Feeds:
Posts
Comments

Archive for October, 2011

It seems that in a corporate environment, there are three outcomes to the many different management styles that result in training employees behavior.

Chaos ensues with a very loose management and lack of accountability. Employees march to their own drummer. All of them may mean well, but like a in a rowboat, rowing in different directions gets you nowhere. Standards are non-existent the problems run rampant. These employees need direction.

Fear is an obvious one to spot. These emloyees have been trained through painful experience that sticking your neck out gets it chopped off. Usually as a result of an authoritarian manager, these employees do not innovate or think outside the box because mistakes are not tolerated and you can’t be creative with new solutions without making a few mistakes. So things don’t improve and everyone spends most of their time making defensive or protective moves.

The middle ground here is where you want your employees to be, empowered. These employees have a clear direction and standards to follow, but aren’t afraid to question current practices. The mind set should be Continuous Improvement. No matter how things are done today, there is always a better way. These changes to process and standards have to be implemented using a very deliberate and documented approach, but pointing out issues should be rewarded. You can’t improve if you don’t identify the problems.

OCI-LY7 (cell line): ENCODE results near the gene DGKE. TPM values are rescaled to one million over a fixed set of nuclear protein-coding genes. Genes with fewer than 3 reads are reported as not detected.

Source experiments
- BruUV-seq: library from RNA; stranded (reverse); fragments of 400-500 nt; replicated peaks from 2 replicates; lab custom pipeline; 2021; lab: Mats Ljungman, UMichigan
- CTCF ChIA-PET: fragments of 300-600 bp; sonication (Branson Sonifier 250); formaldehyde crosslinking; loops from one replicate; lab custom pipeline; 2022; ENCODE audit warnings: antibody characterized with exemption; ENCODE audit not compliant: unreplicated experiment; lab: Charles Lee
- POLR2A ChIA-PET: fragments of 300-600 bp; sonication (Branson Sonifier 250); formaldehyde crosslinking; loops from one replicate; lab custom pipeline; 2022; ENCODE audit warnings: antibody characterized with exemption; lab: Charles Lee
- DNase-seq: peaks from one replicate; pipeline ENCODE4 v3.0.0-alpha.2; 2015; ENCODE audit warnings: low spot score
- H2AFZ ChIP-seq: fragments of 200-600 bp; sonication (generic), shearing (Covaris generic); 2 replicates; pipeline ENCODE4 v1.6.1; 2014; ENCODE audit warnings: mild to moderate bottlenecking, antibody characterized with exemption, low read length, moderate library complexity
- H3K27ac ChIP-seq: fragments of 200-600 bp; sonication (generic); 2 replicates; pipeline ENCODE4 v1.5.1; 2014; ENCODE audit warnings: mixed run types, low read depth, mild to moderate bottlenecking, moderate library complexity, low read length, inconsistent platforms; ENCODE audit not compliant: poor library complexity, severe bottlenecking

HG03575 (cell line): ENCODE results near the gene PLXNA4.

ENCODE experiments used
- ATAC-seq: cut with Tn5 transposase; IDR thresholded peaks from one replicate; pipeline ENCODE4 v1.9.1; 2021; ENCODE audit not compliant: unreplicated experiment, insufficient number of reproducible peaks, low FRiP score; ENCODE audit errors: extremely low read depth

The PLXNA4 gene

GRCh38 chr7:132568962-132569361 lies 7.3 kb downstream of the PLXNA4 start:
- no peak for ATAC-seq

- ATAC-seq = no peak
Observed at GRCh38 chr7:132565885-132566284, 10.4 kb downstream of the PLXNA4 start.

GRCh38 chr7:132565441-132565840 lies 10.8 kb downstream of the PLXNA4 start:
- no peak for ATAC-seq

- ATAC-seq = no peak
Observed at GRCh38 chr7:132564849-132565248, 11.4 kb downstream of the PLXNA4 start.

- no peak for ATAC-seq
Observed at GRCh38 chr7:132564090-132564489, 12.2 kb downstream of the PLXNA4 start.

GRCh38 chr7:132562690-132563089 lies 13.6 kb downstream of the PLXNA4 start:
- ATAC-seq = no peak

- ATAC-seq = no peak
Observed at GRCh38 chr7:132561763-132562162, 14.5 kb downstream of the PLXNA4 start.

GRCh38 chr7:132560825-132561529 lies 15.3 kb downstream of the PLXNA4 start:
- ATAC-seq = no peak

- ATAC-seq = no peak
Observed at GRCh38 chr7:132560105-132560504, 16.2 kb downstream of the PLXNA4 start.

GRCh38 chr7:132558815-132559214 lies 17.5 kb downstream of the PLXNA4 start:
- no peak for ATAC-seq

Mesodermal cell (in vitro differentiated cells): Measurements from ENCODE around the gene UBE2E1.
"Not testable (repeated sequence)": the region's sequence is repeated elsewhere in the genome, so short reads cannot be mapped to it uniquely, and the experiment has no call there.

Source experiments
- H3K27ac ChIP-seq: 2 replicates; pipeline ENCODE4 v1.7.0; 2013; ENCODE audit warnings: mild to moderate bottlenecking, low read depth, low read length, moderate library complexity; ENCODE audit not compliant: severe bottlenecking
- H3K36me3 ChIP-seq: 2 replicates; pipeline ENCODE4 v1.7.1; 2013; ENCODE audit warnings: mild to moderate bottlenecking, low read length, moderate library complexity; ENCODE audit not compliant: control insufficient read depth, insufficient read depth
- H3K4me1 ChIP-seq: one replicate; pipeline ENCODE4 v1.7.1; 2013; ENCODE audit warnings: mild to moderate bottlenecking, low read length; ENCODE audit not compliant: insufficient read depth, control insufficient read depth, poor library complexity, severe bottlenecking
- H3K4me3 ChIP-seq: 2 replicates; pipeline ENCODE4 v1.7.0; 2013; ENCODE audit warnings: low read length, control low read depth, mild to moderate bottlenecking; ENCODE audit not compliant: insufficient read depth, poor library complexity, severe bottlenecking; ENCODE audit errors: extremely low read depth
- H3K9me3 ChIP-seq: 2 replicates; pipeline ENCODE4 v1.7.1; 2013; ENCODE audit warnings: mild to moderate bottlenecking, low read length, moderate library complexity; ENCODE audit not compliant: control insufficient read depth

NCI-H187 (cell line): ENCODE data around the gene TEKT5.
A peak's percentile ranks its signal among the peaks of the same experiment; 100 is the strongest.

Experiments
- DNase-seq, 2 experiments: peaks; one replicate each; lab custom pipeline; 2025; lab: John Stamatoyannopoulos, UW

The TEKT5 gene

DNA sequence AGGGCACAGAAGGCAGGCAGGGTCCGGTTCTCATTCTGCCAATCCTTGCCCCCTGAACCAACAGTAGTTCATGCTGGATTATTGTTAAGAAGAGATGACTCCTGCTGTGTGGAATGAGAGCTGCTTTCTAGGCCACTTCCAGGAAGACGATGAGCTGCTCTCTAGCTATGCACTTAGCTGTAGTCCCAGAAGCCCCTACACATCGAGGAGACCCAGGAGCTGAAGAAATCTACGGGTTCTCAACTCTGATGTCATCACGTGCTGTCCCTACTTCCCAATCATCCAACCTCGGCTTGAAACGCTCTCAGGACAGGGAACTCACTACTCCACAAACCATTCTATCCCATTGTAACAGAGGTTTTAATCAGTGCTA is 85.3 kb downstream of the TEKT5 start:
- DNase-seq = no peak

No company is just one of these, but a mixture. You can spot these traits in individual departments and the managers method of management is probably the root cause. Unfortunately, the higher you go up the management chain, the more political things become. Jockeying for advantage becomes the focus and the employees that do all the work, don’t get the support they need. These traits get embeded in the culture and are difficult to change because trust is earned over time and people don’t change behavior unless they can trust the response.

Read Full Post »